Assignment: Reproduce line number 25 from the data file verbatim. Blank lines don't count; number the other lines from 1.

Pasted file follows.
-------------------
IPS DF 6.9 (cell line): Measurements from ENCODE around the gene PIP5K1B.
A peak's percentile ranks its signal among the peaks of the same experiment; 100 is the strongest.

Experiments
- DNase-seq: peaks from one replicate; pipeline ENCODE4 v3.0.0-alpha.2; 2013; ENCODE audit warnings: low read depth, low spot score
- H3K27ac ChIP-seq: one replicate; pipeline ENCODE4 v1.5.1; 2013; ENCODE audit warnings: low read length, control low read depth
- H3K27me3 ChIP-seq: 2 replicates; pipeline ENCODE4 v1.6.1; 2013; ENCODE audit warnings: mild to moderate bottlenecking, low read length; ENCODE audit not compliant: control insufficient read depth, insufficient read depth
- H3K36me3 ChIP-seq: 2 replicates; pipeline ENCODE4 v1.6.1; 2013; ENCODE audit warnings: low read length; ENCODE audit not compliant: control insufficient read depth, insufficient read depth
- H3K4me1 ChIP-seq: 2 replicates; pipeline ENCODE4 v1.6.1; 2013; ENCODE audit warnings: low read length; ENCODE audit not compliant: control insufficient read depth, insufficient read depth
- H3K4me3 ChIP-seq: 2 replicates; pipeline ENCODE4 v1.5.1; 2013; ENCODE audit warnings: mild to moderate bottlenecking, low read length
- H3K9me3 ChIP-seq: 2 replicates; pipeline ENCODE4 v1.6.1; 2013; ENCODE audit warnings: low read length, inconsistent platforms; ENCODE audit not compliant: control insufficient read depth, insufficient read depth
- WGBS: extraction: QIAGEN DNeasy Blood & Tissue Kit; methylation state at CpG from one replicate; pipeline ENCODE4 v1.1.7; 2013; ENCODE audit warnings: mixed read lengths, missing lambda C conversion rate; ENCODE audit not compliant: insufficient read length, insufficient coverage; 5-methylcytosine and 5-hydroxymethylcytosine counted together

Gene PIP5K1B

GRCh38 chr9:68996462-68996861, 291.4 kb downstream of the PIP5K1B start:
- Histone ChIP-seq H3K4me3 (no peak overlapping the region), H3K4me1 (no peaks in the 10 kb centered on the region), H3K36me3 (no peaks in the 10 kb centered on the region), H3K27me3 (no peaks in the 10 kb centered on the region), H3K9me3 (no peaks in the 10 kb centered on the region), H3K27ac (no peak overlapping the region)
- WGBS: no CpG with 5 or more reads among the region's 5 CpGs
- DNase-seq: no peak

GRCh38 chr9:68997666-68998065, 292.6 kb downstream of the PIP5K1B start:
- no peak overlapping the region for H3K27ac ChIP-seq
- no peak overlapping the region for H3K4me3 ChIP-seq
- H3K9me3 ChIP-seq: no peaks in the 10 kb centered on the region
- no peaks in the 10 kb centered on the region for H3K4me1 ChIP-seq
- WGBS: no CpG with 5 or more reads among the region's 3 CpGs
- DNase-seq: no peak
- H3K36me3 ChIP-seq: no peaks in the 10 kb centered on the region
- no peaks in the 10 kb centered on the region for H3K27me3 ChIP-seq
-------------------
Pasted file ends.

- no peaks in the 10 kb centered on the region for H3K27me3 ChIP-seq